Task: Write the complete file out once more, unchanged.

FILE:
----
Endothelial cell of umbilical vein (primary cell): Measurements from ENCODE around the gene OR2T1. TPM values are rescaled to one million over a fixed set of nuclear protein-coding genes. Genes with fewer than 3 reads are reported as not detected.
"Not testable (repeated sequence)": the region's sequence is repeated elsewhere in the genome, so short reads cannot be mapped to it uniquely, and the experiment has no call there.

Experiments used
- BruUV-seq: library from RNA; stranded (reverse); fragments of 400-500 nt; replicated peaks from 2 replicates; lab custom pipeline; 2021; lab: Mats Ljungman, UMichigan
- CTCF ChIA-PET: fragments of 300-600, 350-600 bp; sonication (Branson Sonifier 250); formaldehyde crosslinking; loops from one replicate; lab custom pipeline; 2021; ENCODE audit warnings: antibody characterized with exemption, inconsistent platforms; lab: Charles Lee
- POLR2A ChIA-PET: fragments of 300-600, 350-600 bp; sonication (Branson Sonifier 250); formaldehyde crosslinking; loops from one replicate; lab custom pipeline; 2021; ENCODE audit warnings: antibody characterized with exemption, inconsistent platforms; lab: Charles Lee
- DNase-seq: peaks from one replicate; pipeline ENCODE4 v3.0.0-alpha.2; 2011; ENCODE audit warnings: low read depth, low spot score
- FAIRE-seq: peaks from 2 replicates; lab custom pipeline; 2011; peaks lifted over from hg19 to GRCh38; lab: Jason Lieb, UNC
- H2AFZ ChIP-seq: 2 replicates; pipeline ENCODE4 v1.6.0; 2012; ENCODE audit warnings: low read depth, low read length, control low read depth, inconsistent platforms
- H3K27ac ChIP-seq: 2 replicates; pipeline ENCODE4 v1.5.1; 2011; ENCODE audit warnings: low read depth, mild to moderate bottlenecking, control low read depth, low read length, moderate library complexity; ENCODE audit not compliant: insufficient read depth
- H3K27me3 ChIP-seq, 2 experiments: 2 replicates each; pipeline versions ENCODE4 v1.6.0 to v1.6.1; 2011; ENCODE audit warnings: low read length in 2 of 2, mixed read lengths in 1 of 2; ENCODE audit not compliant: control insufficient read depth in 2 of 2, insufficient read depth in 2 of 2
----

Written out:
Endothelial cell of umbilical vein (primary cell): Measurements from ENCODE around the gene OR2T1. TPM values are rescaled to one million over a fixed set of nuclear protein-coding genes. Genes with fewer than 3 reads are reported as not detected.
"Not testable (repeated sequence)": the region's sequence is repeated elsewhere in the genome, so short reads cannot be mapped to it uniquely, and the experiment has no call there.

Experiments used
- BruUV-seq: library from RNA; stranded (reverse); fragments of 400-500 nt; replicated peaks from 2 replicates; lab custom pipeline; 2021; lab: Mats Ljungman, UMichigan
- CTCF ChIA-PET: fragments of 300-600, 350-600 bp; sonication (Branson Sonifier 250); formaldehyde crosslinking; loops from one replicate; lab custom pipeline; 2021; ENCODE audit warnings: antibody characterized with exemption, inconsistent platforms; lab: Charles Lee
- POLR2A ChIA-PET: fragments of 300-600, 350-600 bp; sonication (Branson Sonifier 250); formaldehyde crosslinking; loops from one replicate; lab custom pipeline; 2021; ENCODE audit warnings: antibody characterized with exemption, inconsistent platforms; lab: Charles Lee
- DNase-seq: peaks from one replicate; pipeline ENCODE4 v3.0.0-alpha.2; 2011; ENCODE audit warnings: low read depth, low spot score
- FAIRE-seq: peaks from 2 replicates; lab custom pipeline; 2011; peaks lifted over from hg19 to GRCh38; lab: Jason Lieb, UNC
- H2AFZ ChIP-seq: 2 replicates; pipeline ENCODE4 v1.6.0; 2012; ENCODE audit warnings: low read depth, low read length, control low read depth, inconsistent platforms
- H3K27ac ChIP-seq: 2 replicates; pipeline ENCODE4 v1.5.1; 2011; ENCODE audit warnings: low read depth, mild to moderate bottlenecking, control low read depth, low read length, moderate library complexity; ENCODE audit not compliant: insufficient read depth
- H3K27me3 ChIP-seq, 2 experiments: 2 replicates each; pipeline versions ENCODE4 v1.6.0 to v1.6.1; 2011; ENCODE audit warnings: low read length in 2 of 2, mixed read lengths in 1 of 2; ENCODE audit not compliant: control insufficient read depth in 2 of 2, insufficient read depth in 2 of 2